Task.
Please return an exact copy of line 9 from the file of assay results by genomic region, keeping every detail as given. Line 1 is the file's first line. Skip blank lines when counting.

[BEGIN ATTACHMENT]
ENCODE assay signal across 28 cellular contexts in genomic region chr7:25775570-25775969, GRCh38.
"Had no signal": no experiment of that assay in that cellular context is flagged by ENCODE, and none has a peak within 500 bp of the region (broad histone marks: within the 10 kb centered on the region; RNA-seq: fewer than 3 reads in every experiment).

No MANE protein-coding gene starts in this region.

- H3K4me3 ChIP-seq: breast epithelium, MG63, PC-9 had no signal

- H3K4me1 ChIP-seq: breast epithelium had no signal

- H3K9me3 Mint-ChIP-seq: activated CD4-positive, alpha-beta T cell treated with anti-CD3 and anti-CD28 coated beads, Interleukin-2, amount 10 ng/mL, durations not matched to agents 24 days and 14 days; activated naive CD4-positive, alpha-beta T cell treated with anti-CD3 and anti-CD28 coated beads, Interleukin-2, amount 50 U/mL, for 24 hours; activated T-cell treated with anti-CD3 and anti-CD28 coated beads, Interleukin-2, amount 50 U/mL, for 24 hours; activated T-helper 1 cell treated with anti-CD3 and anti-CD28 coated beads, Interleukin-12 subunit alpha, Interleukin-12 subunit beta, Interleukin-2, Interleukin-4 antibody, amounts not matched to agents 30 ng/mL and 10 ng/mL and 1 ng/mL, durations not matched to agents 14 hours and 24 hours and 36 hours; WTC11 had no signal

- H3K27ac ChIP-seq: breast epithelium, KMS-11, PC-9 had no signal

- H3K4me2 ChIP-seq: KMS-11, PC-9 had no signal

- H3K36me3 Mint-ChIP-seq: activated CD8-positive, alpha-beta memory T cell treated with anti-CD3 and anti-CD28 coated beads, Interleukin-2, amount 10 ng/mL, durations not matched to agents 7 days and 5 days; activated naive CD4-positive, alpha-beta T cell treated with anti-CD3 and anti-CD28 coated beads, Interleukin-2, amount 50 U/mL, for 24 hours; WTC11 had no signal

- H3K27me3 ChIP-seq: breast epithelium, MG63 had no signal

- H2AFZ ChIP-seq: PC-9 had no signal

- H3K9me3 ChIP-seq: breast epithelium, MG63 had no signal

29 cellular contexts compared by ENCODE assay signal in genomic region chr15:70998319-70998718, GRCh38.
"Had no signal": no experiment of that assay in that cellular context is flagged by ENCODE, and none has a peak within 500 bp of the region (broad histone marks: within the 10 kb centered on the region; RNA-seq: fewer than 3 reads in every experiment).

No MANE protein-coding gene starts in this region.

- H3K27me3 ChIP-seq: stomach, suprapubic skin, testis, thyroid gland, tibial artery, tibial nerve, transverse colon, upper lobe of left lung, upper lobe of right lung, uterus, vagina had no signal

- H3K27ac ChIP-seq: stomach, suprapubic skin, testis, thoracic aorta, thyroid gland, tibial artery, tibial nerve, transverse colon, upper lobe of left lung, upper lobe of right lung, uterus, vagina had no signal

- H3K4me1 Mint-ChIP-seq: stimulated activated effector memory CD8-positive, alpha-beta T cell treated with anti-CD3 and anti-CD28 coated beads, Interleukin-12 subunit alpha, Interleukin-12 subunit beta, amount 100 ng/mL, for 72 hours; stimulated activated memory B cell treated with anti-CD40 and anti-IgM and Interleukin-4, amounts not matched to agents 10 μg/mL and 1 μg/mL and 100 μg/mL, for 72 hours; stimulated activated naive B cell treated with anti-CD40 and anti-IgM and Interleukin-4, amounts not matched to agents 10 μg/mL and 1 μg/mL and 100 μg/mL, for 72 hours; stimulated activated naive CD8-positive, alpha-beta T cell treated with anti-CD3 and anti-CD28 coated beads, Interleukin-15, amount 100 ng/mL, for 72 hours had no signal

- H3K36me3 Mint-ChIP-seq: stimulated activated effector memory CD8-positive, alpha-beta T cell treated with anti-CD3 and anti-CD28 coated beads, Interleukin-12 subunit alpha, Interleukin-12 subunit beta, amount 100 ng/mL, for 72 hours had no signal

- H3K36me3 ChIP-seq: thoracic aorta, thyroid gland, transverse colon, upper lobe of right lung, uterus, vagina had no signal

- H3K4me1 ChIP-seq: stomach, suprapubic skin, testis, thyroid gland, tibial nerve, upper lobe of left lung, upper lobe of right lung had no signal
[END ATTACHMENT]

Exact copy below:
- H3K36me3 Mint-ChIP-seq: activated CD8-positive, alpha-beta memory T cell treated with anti-CD3 and anti-CD28 coated beads, Interleukin-2, amount 10 ng/mL, durations not matched to agents 7 days and 5 days; activated naive CD4-positive, alpha-beta T cell treated with anti-CD3 and anti-CD28 coated beads, Interleukin-2, amount 50 U/mL, for 24 hours; WTC11 had no signal